The NCI has recognized the need to better define the cancer burden in racial/ethnic minorities and medically underserved populations and supports research, applications and surveillance on the full diversity of the United States population. Since its inception in 1973, the the cancer registry system of the SEER Program has included large segments of diverse populations. Subsequent expansions increased the proportions of Hispanics, urban African Americans and Asian and Pacific Islanders in Southern California and the Greater Bay Area, rural African Americans in Georgia, northwestern populations in Seattle, Arizona Indians, and Alaska Natives residing in Alaska. An expansion in 2001 of four areas increased coverage of key populations, such as rural low-income whites, more geographically diverse American Indians, rural African-Americans and other Hispanic groups. This addition – the largest expansion to date – brings SEER coverage to 26% of the U.S. population.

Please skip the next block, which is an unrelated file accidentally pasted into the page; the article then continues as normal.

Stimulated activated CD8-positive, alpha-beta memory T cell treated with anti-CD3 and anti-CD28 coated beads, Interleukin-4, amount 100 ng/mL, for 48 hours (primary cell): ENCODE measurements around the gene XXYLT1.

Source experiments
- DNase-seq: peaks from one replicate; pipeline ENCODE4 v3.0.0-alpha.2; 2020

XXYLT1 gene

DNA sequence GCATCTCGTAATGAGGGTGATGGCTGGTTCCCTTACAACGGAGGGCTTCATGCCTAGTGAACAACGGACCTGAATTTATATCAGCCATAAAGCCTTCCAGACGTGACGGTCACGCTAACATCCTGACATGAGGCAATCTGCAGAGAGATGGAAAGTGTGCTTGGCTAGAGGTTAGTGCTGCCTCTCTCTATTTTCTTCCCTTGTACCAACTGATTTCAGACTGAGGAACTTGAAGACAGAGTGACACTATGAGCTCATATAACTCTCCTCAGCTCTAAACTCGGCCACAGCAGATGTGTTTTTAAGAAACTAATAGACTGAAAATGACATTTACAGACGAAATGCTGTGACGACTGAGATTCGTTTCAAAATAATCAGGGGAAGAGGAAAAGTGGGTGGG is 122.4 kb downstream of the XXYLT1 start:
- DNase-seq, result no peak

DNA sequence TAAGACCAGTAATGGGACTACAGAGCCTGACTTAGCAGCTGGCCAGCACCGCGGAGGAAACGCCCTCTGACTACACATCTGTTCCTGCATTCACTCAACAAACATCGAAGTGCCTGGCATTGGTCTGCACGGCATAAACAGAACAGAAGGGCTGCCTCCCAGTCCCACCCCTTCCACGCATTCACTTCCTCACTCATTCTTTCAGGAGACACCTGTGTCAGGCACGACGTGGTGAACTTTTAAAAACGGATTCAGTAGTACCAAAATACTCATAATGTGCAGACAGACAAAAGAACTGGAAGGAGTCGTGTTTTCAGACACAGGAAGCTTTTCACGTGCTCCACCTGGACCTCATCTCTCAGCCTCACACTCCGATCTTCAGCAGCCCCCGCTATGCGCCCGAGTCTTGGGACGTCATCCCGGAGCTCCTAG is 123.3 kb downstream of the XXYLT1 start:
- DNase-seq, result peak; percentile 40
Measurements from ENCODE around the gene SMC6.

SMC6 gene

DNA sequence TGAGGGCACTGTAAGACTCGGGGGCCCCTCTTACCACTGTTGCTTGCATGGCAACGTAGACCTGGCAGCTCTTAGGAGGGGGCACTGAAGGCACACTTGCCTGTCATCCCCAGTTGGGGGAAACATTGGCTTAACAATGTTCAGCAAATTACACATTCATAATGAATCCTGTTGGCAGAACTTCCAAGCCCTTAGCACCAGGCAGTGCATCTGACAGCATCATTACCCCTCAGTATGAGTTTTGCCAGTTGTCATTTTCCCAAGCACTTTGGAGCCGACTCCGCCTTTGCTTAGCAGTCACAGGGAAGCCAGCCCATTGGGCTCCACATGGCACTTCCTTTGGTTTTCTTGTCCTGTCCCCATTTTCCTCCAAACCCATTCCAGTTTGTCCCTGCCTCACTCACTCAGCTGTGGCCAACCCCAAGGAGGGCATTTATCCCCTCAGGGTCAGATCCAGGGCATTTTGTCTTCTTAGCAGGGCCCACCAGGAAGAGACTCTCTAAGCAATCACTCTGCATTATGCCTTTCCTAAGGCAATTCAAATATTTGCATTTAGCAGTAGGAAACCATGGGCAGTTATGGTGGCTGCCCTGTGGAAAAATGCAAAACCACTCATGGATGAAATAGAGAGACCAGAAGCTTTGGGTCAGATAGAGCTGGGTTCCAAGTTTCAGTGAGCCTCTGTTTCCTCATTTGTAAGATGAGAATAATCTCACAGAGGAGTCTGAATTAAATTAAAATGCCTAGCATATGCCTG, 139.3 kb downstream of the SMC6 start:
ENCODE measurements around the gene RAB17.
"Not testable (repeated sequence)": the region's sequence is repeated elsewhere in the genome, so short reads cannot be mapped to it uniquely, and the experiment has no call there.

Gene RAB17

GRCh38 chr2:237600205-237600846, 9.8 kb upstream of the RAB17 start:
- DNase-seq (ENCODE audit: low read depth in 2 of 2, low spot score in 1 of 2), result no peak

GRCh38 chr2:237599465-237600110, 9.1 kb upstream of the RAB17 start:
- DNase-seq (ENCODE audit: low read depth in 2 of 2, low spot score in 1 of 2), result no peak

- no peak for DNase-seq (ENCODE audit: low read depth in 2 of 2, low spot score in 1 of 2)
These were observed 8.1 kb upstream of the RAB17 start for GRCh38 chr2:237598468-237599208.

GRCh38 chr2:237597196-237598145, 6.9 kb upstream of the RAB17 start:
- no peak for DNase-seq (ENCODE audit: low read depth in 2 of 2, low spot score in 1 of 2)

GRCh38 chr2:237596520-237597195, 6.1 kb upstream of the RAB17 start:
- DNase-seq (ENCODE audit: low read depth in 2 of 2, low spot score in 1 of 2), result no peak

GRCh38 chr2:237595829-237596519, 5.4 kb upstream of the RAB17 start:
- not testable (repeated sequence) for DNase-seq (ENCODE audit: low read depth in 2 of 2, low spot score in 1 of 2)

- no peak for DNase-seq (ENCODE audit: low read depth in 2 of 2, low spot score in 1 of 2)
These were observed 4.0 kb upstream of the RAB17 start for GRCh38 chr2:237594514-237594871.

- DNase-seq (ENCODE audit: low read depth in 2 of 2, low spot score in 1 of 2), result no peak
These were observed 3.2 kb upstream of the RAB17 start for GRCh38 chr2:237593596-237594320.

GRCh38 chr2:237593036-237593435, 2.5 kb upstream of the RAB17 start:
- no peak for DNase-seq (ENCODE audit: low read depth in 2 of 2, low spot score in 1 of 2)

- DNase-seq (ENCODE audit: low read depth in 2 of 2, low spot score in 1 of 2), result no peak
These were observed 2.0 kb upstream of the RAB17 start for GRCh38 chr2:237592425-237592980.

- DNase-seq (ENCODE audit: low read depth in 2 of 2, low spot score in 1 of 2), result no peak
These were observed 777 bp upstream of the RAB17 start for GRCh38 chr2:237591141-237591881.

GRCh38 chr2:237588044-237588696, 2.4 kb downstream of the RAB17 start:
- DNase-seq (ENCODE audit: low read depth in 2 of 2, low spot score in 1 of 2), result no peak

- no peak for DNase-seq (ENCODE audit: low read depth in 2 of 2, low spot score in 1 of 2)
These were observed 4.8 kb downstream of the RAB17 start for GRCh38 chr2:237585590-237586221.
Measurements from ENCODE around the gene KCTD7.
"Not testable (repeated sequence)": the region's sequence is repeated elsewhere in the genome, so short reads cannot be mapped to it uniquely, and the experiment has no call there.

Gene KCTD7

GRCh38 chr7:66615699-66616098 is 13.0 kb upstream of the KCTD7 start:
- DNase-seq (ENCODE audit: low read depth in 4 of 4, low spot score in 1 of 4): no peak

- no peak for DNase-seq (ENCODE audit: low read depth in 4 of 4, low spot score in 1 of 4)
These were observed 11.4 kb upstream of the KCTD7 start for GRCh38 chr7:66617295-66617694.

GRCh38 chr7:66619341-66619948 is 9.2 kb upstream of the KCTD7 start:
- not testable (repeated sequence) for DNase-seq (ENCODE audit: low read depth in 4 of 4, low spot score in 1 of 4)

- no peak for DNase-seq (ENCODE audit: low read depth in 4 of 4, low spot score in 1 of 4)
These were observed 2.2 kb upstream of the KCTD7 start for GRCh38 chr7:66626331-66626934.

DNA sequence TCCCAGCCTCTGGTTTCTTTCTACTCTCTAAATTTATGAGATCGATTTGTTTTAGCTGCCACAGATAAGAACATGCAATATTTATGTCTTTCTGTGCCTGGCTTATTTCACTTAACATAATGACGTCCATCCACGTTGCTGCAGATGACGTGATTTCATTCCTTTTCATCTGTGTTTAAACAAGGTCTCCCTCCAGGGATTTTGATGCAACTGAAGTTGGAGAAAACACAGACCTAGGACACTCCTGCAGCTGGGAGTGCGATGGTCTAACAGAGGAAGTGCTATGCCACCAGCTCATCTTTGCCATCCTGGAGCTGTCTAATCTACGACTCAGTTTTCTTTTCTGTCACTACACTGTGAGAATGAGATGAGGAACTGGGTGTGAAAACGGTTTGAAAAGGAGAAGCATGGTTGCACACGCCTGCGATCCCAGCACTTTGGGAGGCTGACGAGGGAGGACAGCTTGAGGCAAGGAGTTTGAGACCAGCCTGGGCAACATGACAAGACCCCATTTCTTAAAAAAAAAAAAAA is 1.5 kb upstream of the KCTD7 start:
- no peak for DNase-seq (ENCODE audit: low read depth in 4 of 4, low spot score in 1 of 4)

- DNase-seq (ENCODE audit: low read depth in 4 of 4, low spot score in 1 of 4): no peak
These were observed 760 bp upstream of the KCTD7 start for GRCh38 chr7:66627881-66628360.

The SEER Program collects and publishes cancer incidence and survival data in order to assemble and report estimates of cancer incidence, survival, mortality, other measures of the cancer burden, and patterns of care in the U.S. Statistics from the SEER Program routinely include information specific to race/ethnic populations as well as other populations defined by age, gender, and geography.

Access a variety of published reports and research tools for finding statistics by race/ethnicity.